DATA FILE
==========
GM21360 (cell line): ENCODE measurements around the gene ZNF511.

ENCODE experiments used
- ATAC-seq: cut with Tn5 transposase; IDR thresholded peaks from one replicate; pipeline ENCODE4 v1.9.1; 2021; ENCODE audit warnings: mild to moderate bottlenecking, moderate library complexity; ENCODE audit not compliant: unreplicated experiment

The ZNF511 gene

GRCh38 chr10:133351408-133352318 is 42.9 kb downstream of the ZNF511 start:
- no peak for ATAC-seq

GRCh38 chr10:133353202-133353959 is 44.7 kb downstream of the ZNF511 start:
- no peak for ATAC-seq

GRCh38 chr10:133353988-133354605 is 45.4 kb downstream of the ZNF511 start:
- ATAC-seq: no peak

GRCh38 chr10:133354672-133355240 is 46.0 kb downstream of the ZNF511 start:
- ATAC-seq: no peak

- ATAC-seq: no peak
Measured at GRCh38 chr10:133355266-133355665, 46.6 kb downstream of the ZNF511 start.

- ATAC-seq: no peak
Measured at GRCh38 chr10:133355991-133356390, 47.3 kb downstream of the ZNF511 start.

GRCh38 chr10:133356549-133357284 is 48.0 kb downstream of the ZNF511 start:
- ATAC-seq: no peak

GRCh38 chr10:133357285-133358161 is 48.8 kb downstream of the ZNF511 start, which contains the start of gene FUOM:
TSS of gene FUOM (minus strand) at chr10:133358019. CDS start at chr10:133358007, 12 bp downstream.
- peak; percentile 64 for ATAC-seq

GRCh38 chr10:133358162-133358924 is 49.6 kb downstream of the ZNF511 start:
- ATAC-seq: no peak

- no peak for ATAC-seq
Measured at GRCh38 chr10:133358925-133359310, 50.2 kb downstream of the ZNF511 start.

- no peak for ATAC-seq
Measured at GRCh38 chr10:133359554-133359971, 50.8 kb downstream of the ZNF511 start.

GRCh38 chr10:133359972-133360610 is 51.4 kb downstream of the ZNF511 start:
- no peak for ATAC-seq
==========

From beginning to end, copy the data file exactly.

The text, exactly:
GM21360 (cell line): ENCODE measurements around the gene ZNF511.

ENCODE experiments used
- ATAC-seq: cut with Tn5 transposase; IDR thresholded peaks from one replicate; pipeline ENCODE4 v1.9.1; 2021; ENCODE audit warnings: mild to moderate bottlenecking, moderate library complexity; ENCODE audit not compliant: unreplicated experiment

The ZNF511 gene

GRCh38 chr10:133351408-133352318 is 42.9 kb downstream of the ZNF511 start:
- no peak for ATAC-seq

GRCh38 chr10:133353202-133353959 is 44.7 kb downstream of the ZNF511 start:
- no peak for ATAC-seq

GRCh38 chr10:133353988-133354605 is 45.4 kb downstream of the ZNF511 start:
- ATAC-seq: no peak

GRCh38 chr10:133354672-133355240 is 46.0 kb downstream of the ZNF511 start:
- ATAC-seq: no peak

- ATAC-seq: no peak
Measured at GRCh38 chr10:133355266-133355665, 46.6 kb downstream of the ZNF511 start.

- ATAC-seq: no peak
Measured at GRCh38 chr10:133355991-133356390, 47.3 kb downstream of the ZNF511 start.

GRCh38 chr10:133356549-133357284 is 48.0 kb downstream of the ZNF511 start:
- ATAC-seq: no peak

GRCh38 chr10:133357285-133358161 is 48.8 kb downstream of the ZNF511 start, which contains the start of gene FUOM:
TSS of gene FUOM (minus strand) at chr10:133358019. CDS start at chr10:133358007, 12 bp downstream.
- peak; percentile 64 for ATAC-seq

GRCh38 chr10:133358162-133358924 is 49.6 kb downstream of the ZNF511 start:
- ATAC-seq: no peak

- no peak for ATAC-seq
Measured at GRCh38 chr10:133358925-133359310, 50.2 kb downstream of the ZNF511 start.

- no peak for ATAC-seq
Measured at GRCh38 chr10:133359554-133359971, 50.8 kb downstream of the ZNF511 start.

GRCh38 chr10:133359972-133360610 is 51.4 kb downstream of the ZNF511 start:
- no peak for ATAC-seq